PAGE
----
A commercial job that required 3 buildings made out of double skin block work, one of these buildings had euroa clay bricks as the veneer. We had to pay close attention to the plans so we could produce a premium product for the client and architect. We had to work closely with the plumbers and electritions as all the services were running through the cavity of our block work. These pavilions are a great addition to the Taylors Hill community.

Where wood structural members are subject to condensation by being in contact with masonry or concrete, preservative treatment may be necessary. Design values for wood structural members apply to products pressure-treated by an approved process and with an approved preservative. (The AWPA Book of Standards, American Wood Preservers Association, Granbury, TX, describes these approved processes.) Design values for pressure-preservative treated lumber are modified with the usual adjustment factors described in Art. 10.5 with one exception. Load duration factors greater than 1.6 (Table 10.5) do not apply to structural members pressure treated with waterborne preservatives or to structural members treated with fire-retardant chemicals. Each type of preservative and method of treatment has certain advantages. The preservative to be used depends on the service expected of the member for the specific conditions of exposure. The minimum retentions given in the applicable American Wood Preservers Association (AWPA) standards for specific products and end-use applications may be increased where severe climatic or exposure conditions

Self-tapping screws that are hardened so that their threads form or cut mating threads in one or both of the sheet steel parts being connected are frequently used for making field joints. Such screws provide a rapid and efficient means of making light-duty connections. The screws are especially useful for such purposes as fastening sheet-metal siding, roofing, and decking to structural steel; making attachments at joints, side laps, and closures in siding, roofing, and decking; fastening collateral materials to steel framing; and fastening steel studs to sill plates or channel tracks. The screws may also be used for fastening bridging to steel joists and studs, fastening corrugated decking to steel joists, and similar connections to secondary members. Since 1996, the AISI specification included design rules for determining nominal loads for shear and tension. The safety factor to be used for computing the allowable load is 3.0. Several types of tapping screws are shown in Fig. 8.12. Other types are available. There are many different head stylesslotted, recessed, hexagonal, flat, round, etc. Some types, called Sems, are supplied with preassembled washers under the heads. Other types are supplied with neoprene washers for making watertight joints in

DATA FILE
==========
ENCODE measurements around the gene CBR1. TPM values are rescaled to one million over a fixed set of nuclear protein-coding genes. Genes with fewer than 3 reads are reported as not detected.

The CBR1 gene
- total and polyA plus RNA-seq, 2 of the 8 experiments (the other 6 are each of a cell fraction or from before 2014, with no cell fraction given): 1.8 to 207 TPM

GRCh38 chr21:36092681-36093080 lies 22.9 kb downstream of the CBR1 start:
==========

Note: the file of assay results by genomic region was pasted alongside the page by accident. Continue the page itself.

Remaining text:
end moments become negligible. To reduce the number of cycles, the unlocking of joints should start with those having the greatest unbalanced moments. Suppose the end moments are to be found for the prismatic continuous beam ABCD in Fig. 5.75. The I /L values for all spans are equal; therefore, the relative fixed-end stiffness for all members is unity. However, since A is a hinged end, the computation can be shortened by using the actual relative stiffness, which is 3/4. Relative stiffnesses for all members are shown in the circle on each member. The distribution factors are shown in boxes at each joint. The computation starts with determination of fixed-end moments for each member (Art. 5.11.4). These are assumed to have been found and are given on the first line in Fig. 5.75. The greatest unbalanced moment is found from inspection to be at hinged end A; so this joint is unlocked first. Since there are no other members at the joint, the full unlocking moment of 400 is distributed to AB at A and onehalf of this is carried over to B. The unbalance at B now is 400 480 plus the carry-over of 200 from A, or a total of 120. Hence, a moment of 120 must be applied and distributed to the members at B by multiplying by the distribution factors in the corresponding boxes. The net moment at B could be found now by adding the entries for each member at the joint. However, it generally is more convenient to delay the summation until the last cycle of distribution has been completed. The moment distributed to BA need not be carried over to A, because the carryover factor toward the hinged end is zero. However, half the moment distributed to BC is carried over to C. Similarly, joint C is unlocked and half the distributed moments carried over to B and D, respectively. Joint D should not be unlocked, since it actually is a fixed end. Thus, the first cycle of moment distribution has been completed. The second cycle is carried out in the same manner. Joint B is released, and the distributed moment in BC is carried over to C. Finally, C is unlocked, to complete the cycle. Adding the entries for the end of each member yields the final moments. 5.11.7 Maximum Moments in Continuous Frames In design of continuous frames, one objective is to find the maximum end moments and interior moments produced by the worst combination of loading. For maximum moment at the end of a beam, live load should be placed on that beam and on the FIGURE 5.76 Bending moments in a continuous frame obtained by moment distribution. beam adjoining the end for which the moment is to be computed. Spans adjoining these two should be assumed to be carrying only dead load. For maximum midspan moments, the beam under consideration should be fully loaded, but adjoining spans should be assumed to be carrying only dead load. The work involved in distributing moments due to dead and live loads in continuous frames in buildings can be greatly simplified by isolating each floor. The tops of the upper columns and the bottoms of the lower columns can be assumed fixed. Furthermore, the computations can be condensed considerably by following the procedure recommended in Continuity in Concrete Building Frames. EB033D, Portland Cement Association, Skokie, IL 60077, and indicated in Fig. Figure 5.74 presents the complete calculation for maximum end and midspan moments in four floor beams AB, BC, CD, and DE. Building columns are assumed to be fixed at the story above and below. None of the beam or column sections is known to begin with; so as a start, all members will be assumed to have a fixedend stiffness of unity, as indicated on the first line of the calculation. On the second line, the distribution factors for each end of the beams are shown, calculated from the stiffnesses (Arts. 5.11.3 and 5.11.4). Column stiffnesses are not shown, because column moments will not be computed until moment distribution to the beams has been completed. Then the sum of the column moments at each joint may be easily computed, since they are the moments needed to make the sum of the end moments at the joint equal to zero. The sum of the column moments at each joint can then be distributed to each column there in proportion to its stiffness. In this example, each column will get one-half the sum of the column moments. Fixed-end moments at each beam end for dead load are shown on the third line, just above the heavy line, and fixed-end moments for live plus dead load on the fourth line. Corresponding midspan moments for the fixed-end condition also are shown on the fourth line and, like the end moments, will be corrected to yield actual midspan moments. For maximum end moment at A, beam AB must be fully loaded, but BC should carry dead load only. Holding A fixed, we first unlock joint B, which has a totalload fixed-end moment of 172 in BA and a dead-load fixed-end moment of 37 in BC. The releasing moment required, therefore, is (172 37), or 135. When B is released, a moment of 135 1/4 is distributed to BA One-half of this is carried over to A, or 135 1/4 1/2 17. This value is entered as the carryover at A on the fifth line in Fig. 5.76. Joint B is then relocked. At A, for which we are computing the maximum moment, we have a total-load fixed-end moment of 172 and a carry-over of 17, making the total 189, shown on the sixth line. To release A, a moment of 189 must be applied to the joint. Of this, 189 1/3, or 63, is distributed to AB, as indicated on the seventh line of the calculation. Finally, the maximum moment at A is found by adding lines 6 and 7: For maximum moment at B, both AB and BC must be fully loaded but CD should carry only dead load. We begin the determination of the moment at B by first releasing joints A and C, for which the corresponding carry-over moments at BA and BC are 29 and (78 70) 1/4 1/2 1, shown on the fifth line in Fig. 5.76. These bring the total fixed-end moments in BA and BC to 201 and 79, respectively. The releasing moment required is (201 79) 122. Multiplying this by the distribution factors for BA and BC when joint B is released, we find the distributed moments, 30, entered on line 7. The maximum end moments finally are obtained by adding lines 6 and 7: 171 at BA and 109 at BC. Maximum moments at C, D, and E are computed and entered in Fig. 5.76 in a similar manner. This procedure is equivalent to two cycles of moment distribution. The computation of maximum midspan moments in Fig. 5.76 is based on the assumption that in each beam the midspan moment is the sum of the simple-beam midspan moment and one-half the algebraic difference of the final end moments (the span carries full load but adjacent spans only dead load). Instead of starting with the simple-beam moment, however, we begin with the midspan moment for the fixed-end condition and apply two corrections. In each span, these corrections are equal to the carry-over moments entered on line 5 for the two ends of the beam multiplied by a factor. For beams with variable moment of inertia, the factor is 1/2[(1/CF ) D 1] where CF is the fixed-end-carry-over factor toward the end for which the correction factor is being computed and D is the distribution factor for that end. The plus sign is used for correcting the carry-over at the right end of a beam, and the minus sign for the carry-over at the left end. For prismatic beams, the correction factor becomes For example, to find the corrections to the midspan moment in AB, we first multiply the carry-over at A on line 5, 17, by 1/2(1 1/3). The correction, 11, is also entered on the fifth line. Then, we multiply the carry-over at B, 29, by 1/2(1 1/4) and enter the correction, 18, on line 6. The final midspan moment is the sum of lines 4, 5, and 6: 99 11 18 128. Other midspan moments in Fig. 5.74 are obtained in a similar manner. See also Arts. 5.11.9 and 5.11.10. 5.11.8 Moment-Influence Factors In certain types of framing, particularly those in which different types of loading conditions must be investigated, it may be convenient to find maximum end moments from a table of moment-influence factors. This table is made up by listing for the end of each member in the structure the moment induced in that end when a moment (for convenience, 1000) is applied to every joint successively. Once this table has been prepared, no additional moment distribution is necessary for computing the end moments due to any loading condition. For a specific loading pattern, the moment at any beam end MAB may be obtained from the moment-influence table by multiplying the entries under AB for the various TABLE 5.6 Moment-Influence Factors